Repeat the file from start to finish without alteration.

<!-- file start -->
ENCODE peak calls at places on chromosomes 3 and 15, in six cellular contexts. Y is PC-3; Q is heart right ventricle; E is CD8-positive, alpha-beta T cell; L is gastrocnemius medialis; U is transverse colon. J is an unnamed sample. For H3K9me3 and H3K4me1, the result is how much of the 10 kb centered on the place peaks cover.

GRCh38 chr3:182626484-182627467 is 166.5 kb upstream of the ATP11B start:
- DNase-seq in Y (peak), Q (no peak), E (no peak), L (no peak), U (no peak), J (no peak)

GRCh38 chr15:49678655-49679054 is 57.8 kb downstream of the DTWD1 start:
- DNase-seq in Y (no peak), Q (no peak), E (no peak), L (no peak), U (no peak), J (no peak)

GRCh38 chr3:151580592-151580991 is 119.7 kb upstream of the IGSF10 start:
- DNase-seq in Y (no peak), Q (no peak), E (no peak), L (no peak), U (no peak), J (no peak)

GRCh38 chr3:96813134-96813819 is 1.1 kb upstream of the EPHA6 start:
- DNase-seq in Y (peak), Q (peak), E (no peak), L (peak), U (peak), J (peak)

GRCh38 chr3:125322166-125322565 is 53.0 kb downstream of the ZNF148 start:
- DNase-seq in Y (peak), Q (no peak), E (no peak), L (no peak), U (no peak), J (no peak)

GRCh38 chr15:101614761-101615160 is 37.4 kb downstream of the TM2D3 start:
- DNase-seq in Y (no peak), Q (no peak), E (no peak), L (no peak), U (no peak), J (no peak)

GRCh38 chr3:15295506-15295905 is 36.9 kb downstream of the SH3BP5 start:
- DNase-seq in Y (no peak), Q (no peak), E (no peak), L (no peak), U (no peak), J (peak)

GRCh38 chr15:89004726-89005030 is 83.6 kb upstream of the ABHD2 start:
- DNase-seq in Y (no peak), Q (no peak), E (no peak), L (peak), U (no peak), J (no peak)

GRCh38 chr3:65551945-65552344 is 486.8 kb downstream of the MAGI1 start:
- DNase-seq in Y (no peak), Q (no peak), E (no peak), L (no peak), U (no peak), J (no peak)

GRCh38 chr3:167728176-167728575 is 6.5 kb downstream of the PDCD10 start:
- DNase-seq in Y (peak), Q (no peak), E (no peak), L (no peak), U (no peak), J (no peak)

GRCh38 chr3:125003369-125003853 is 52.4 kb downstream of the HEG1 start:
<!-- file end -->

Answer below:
ENCODE peak calls at places on chromosomes 3 and 15, in six cellular contexts. Y is PC-3; Q is heart right ventricle; E is CD8-positive, alpha-beta T cell; L is gastrocnemius medialis; U is transverse colon. J is an unnamed sample. For H3K9me3 and H3K4me1, the result is how much of the 10 kb centered on the place peaks cover.

GRCh38 chr3:182626484-182627467 is 166.5 kb upstream of the ATP11B start:
- DNase-seq in Y (peak), Q (no peak), E (no peak), L (no peak), U (no peak), J (no peak)

GRCh38 chr15:49678655-49679054 is 57.8 kb downstream of the DTWD1 start:
- DNase-seq in Y (no peak), Q (no peak), E (no peak), L (no peak), U (no peak), J (no peak)

GRCh38 chr3:151580592-151580991 is 119.7 kb upstream of the IGSF10 start:
- DNase-seq in Y (no peak), Q (no peak), E (no peak), L (no peak), U (no peak), J (no peak)

GRCh38 chr3:96813134-96813819 is 1.1 kb upstream of the EPHA6 start:
- DNase-seq in Y (peak), Q (peak), E (no peak), L (peak), U (peak), J (peak)

GRCh38 chr3:125322166-125322565 is 53.0 kb downstream of the ZNF148 start:
- DNase-seq in Y (peak), Q (no peak), E (no peak), L (no peak), U (no peak), J (no peak)

GRCh38 chr15:101614761-101615160 is 37.4 kb downstream of the TM2D3 start:
- DNase-seq in Y (no peak), Q (no peak), E (no peak), L (no peak), U (no peak), J (no peak)

GRCh38 chr3:15295506-15295905 is 36.9 kb downstream of the SH3BP5 start:
- DNase-seq in Y (no peak), Q (no peak), E (no peak), L (no peak), U (no peak), J (peak)

GRCh38 chr15:89004726-89005030 is 83.6 kb upstream of the ABHD2 start:
- DNase-seq in Y (no peak), Q (no peak), E (no peak), L (peak), U (no peak), J (no peak)

GRCh38 chr3:65551945-65552344 is 486.8 kb downstream of the MAGI1 start:
- DNase-seq in Y (no peak), Q (no peak), E (no peak), L (no peak), U (no peak), J (no peak)

GRCh38 chr3:167728176-167728575 is 6.5 kb downstream of the PDCD10 start:
- DNase-seq in Y (peak), Q (no peak), E (no peak), L (no peak), U (no peak), J (no peak)

GRCh38 chr3:125003369-125003853 is 52.4 kb downstream of the HEG1 start: